… The type of dust that attracted the engineers to Hawaii is called “tephra,” a fine, powder-like material that is ejected during a volcanic eruption. Tephra works well in the prototype chemical processing units because it mimics the dust found on the moon.
A NASA-developed rover called SCARAB showed how a prospecting rover could dig beneath the dusty lunar surface to process soil in order to extract oxygen. A similar rover on the moon could look for water ice and volatile gases such as hydrogen, helium and nitrogen in the permanently shadowed craters of the moon’s poles.
Larger systems could produce oxygen from greater quantities of moon soil. Roxygen (developed by NASA) and the Precursor In Situ Resource Utilization Lunar Oxygen Testbed, or PILOT (developed by Lockheed Martin) both feature a hydrogen reduction system that can produce and store oxygen from soil.
“We’re trying to make the lunar outposts more self-sustaining,” explained Tom Simon, head of the OPTIMA program at NASA’s Johnson Space Flight Center, which is overseeing the development of the PILOT and ROxygen test units. “We want to produce oxygen, but we also want to extract oxygen from the regolith so that we can combine it with what’s left of the residual hydrogen from the descent tanks and make water. Our goal is to never send a tank of oxygen or a tank of water to the moon.”
During this field test, a robotic excavator, similar in size and weight to those currently exploring the planet Mars, showed how soil could be extracted and delivered to the ROxygen system. Also tested was an excavator that uses a bucket drum to collect and deliver soil to the PILOT system.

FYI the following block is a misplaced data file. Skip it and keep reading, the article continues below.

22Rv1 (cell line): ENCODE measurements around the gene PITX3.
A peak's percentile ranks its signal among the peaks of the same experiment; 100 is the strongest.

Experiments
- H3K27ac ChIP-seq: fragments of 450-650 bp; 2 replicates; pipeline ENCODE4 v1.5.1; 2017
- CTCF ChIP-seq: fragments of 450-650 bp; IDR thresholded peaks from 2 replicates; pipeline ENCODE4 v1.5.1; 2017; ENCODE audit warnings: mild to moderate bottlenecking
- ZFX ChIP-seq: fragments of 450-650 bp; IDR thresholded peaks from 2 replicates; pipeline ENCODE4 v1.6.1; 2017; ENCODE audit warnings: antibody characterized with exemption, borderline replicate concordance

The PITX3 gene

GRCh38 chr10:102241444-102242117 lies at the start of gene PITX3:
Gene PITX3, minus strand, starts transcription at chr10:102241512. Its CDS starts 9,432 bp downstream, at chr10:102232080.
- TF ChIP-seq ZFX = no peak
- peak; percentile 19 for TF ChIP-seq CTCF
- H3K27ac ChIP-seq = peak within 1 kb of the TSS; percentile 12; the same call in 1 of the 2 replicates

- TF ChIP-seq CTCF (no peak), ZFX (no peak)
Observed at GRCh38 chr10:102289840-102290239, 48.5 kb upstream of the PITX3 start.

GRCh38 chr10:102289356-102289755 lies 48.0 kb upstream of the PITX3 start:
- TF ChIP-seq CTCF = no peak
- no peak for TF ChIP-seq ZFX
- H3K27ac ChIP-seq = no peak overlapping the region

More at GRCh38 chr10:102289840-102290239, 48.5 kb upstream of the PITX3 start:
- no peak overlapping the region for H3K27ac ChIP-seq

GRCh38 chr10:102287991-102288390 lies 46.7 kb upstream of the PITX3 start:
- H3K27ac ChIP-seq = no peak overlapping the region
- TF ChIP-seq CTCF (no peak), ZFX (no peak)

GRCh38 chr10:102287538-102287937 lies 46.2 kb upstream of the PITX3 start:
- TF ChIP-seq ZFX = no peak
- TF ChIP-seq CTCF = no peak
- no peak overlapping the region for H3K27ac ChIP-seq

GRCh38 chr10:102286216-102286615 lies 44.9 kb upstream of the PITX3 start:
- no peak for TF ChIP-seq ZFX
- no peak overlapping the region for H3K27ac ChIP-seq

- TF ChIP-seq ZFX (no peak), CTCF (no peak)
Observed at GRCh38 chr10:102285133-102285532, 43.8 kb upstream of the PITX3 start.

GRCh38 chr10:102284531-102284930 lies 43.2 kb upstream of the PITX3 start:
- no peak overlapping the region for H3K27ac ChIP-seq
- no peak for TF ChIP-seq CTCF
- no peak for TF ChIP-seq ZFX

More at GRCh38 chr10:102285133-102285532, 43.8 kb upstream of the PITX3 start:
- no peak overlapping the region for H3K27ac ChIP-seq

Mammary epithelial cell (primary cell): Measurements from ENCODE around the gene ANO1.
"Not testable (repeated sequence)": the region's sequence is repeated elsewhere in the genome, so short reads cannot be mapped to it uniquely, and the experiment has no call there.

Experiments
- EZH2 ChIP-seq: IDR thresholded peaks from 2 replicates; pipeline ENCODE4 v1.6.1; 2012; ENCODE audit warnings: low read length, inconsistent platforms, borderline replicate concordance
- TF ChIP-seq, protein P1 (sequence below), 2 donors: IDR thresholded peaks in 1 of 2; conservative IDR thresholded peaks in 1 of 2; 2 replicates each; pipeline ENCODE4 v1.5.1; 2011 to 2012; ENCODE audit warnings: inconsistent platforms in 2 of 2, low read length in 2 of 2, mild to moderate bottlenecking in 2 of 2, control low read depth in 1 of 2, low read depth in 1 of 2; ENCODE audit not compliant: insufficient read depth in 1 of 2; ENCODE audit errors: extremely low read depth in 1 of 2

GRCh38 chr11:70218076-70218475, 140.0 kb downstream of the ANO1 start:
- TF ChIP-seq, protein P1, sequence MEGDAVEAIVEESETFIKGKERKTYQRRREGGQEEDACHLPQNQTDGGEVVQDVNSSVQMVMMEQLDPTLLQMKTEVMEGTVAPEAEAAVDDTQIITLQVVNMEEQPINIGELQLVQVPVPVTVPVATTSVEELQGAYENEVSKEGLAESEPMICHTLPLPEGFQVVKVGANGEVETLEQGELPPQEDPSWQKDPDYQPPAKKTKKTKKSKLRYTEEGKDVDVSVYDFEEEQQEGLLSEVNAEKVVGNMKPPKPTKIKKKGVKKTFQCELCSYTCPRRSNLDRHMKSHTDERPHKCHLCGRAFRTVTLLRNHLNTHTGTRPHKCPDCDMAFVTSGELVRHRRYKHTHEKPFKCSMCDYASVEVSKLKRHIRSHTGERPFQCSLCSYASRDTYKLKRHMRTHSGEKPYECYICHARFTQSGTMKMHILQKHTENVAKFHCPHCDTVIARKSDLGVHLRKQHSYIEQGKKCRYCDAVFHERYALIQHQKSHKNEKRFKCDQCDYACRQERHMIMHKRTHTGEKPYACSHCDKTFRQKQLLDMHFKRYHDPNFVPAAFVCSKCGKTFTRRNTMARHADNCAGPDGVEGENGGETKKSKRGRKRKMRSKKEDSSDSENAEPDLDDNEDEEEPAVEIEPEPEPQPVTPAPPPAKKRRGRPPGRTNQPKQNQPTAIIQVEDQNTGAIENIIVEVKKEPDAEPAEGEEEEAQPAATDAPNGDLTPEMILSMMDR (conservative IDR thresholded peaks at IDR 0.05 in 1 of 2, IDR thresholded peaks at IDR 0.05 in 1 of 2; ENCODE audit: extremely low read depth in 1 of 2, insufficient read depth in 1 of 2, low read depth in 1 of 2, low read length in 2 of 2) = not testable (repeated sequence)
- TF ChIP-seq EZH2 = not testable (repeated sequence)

“It’s one thing to test these instruments in the laboratory,” said Hamilton, “but that really doesn’t tell you how it will perform during a lunar mission. Our challenge is to replicate those conditions as closely as possible to ensure that the test results will be a true reflection of how these instruments will perform on the moon.”
Advanced Life Support
NASA’s lunar exploration plan says that on-site lunar resources could generate about one to two metric tons of oxygen per year, enough to support four to six people annually. Since it takes about 100 kilograms (kg) of soil to get 1 kg of oxygen, team leaders are looking at electrostatic and magnetic separation techniques to possibly concentrate the soil and increase the production rate. Next June, for example, testing will begin on a process that could potentially draw as much as 10 or 20 kg of oxygen out of every 100 kg of soil. …